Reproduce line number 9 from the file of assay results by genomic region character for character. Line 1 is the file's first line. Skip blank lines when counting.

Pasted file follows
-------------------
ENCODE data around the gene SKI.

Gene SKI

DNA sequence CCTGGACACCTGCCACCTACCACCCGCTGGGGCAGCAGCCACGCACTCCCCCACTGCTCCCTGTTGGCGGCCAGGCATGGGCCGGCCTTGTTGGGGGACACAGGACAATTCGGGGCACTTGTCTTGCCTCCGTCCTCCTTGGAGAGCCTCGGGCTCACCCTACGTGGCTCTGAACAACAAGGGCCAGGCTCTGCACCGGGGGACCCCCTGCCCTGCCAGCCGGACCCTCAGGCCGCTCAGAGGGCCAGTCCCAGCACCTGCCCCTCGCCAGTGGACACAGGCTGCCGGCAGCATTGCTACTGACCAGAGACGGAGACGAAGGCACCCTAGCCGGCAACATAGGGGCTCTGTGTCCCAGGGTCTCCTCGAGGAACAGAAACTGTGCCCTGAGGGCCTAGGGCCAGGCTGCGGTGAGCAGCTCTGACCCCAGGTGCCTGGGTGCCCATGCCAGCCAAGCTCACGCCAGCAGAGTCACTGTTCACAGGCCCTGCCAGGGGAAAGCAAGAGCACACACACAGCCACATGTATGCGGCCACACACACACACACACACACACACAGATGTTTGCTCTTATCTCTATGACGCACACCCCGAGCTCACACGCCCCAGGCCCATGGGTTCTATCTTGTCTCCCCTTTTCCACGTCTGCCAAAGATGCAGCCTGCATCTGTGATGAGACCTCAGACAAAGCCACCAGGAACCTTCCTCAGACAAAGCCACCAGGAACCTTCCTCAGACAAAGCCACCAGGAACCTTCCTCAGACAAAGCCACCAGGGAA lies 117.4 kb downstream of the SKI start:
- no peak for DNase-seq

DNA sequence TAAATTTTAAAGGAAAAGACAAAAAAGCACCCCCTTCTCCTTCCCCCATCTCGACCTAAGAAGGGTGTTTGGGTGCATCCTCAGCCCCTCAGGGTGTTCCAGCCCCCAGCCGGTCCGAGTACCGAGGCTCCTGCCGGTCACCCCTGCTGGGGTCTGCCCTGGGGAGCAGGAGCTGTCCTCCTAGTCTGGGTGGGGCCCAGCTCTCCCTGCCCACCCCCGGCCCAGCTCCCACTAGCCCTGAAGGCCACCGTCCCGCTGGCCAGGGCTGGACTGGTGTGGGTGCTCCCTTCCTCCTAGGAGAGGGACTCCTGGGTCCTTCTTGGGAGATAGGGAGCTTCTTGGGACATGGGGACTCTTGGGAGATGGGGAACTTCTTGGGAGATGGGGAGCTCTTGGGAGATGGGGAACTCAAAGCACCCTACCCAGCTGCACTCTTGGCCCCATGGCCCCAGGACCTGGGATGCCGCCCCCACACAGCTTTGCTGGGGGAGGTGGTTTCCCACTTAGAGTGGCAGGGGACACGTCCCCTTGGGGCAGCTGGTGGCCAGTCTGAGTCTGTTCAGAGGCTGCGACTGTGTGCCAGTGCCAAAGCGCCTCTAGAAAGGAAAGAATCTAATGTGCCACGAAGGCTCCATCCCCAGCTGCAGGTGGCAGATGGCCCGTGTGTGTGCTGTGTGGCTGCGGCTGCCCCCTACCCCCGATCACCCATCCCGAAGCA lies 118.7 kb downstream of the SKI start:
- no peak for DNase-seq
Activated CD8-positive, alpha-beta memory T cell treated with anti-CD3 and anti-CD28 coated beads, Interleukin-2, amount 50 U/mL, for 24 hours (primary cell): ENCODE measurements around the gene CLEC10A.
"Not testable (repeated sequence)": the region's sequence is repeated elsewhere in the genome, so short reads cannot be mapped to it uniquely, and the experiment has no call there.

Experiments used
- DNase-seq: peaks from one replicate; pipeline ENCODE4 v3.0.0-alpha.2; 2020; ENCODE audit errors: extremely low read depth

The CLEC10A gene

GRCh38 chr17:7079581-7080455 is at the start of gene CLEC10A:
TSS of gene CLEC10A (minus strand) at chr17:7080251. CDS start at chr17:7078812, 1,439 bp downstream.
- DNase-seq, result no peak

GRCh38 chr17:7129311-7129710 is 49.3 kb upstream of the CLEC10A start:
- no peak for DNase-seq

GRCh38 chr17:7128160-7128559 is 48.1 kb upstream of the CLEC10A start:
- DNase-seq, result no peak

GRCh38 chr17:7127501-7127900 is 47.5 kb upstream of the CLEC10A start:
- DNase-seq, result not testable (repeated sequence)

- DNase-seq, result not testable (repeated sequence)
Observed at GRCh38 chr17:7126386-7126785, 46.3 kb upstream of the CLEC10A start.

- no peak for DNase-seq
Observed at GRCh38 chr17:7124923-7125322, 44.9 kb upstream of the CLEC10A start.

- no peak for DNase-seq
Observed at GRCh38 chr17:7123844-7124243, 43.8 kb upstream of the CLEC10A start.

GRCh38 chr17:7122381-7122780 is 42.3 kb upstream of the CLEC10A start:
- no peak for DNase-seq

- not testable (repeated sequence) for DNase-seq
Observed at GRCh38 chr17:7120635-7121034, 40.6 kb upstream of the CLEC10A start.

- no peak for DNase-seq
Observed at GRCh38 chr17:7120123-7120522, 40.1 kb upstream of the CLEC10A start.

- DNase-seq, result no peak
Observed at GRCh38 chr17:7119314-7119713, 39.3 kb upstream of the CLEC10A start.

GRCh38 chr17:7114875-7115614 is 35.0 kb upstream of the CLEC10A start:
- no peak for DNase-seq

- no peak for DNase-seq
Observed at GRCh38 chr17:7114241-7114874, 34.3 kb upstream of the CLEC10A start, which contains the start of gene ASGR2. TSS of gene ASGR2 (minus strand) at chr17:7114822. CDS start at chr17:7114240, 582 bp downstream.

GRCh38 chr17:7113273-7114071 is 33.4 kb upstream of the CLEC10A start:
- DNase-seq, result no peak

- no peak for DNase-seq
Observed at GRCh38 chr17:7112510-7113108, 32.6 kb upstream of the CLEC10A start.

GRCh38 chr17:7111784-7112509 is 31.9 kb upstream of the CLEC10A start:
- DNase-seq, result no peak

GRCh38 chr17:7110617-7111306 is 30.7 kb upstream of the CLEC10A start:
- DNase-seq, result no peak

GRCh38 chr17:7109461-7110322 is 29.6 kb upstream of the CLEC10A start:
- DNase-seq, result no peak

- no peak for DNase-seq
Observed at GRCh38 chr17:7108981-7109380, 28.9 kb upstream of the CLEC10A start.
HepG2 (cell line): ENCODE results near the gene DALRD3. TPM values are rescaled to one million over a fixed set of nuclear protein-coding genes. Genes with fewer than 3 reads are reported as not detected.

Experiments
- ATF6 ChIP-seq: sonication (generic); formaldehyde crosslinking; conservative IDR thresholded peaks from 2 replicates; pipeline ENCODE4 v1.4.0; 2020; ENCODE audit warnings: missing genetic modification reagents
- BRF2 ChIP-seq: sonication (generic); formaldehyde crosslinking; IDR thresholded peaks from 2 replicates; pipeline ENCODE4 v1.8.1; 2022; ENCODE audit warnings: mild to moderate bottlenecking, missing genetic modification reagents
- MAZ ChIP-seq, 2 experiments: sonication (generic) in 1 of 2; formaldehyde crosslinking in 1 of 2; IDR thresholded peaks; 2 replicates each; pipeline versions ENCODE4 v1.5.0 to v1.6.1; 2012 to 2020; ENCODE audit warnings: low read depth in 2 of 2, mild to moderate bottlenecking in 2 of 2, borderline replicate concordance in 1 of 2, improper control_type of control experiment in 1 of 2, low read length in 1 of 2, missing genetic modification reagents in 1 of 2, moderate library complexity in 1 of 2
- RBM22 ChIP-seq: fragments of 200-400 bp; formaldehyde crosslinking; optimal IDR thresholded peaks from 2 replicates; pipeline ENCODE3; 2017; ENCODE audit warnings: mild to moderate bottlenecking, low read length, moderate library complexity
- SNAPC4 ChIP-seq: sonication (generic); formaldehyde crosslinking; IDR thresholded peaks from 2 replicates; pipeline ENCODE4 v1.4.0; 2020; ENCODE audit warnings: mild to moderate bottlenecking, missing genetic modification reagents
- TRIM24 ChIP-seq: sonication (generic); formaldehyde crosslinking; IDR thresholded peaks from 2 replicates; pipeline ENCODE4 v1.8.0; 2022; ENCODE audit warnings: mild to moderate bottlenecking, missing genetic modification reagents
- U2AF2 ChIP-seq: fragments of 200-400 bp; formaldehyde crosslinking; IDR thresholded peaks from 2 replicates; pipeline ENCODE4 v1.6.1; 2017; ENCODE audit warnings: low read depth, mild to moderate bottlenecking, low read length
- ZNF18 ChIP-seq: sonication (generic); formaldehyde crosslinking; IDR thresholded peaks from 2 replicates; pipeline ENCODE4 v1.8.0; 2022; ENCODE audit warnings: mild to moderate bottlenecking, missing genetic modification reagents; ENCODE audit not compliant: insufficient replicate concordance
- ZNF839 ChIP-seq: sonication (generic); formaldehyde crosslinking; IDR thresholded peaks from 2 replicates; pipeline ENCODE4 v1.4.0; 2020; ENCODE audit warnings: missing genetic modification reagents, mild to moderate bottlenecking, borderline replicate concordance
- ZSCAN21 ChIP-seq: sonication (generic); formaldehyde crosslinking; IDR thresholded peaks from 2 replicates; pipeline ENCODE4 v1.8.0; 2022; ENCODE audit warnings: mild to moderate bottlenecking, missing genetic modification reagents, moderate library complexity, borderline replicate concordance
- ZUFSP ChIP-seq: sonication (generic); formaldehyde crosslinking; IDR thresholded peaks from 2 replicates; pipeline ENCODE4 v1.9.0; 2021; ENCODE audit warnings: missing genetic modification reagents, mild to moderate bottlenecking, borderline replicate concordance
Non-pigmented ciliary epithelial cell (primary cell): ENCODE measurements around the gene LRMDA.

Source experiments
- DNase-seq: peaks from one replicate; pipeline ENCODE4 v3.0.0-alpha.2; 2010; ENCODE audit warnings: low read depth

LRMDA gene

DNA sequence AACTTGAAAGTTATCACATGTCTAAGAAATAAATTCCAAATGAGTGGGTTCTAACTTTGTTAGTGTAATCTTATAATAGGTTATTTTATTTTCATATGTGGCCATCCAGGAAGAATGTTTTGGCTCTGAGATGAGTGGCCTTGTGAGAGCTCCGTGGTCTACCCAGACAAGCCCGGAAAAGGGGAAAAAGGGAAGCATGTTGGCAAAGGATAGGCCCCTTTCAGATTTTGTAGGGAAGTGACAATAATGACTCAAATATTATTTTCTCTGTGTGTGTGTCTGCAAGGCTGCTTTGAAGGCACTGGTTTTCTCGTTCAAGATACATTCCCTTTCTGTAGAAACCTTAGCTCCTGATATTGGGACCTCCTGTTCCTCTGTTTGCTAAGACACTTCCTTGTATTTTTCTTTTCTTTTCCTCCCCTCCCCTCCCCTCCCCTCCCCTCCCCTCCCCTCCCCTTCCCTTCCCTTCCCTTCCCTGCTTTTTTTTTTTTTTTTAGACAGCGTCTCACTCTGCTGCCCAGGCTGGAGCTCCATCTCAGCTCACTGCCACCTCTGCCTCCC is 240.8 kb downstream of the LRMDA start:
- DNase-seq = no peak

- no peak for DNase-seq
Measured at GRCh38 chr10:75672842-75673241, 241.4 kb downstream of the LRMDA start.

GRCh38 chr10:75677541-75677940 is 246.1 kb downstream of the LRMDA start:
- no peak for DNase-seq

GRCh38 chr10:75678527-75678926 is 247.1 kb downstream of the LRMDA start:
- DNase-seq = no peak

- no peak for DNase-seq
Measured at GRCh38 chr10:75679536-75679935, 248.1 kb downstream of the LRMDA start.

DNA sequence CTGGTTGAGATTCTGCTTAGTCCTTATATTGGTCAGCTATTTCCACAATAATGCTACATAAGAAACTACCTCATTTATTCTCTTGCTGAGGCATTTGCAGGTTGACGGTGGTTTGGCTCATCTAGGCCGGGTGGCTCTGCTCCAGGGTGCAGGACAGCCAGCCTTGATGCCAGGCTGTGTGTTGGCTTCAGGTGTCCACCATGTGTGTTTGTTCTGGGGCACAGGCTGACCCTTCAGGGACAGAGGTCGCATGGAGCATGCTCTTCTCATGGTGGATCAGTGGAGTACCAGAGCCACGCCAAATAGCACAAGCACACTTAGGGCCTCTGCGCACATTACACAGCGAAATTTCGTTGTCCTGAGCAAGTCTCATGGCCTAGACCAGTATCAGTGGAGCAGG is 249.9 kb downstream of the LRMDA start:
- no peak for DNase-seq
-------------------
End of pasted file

Experiments used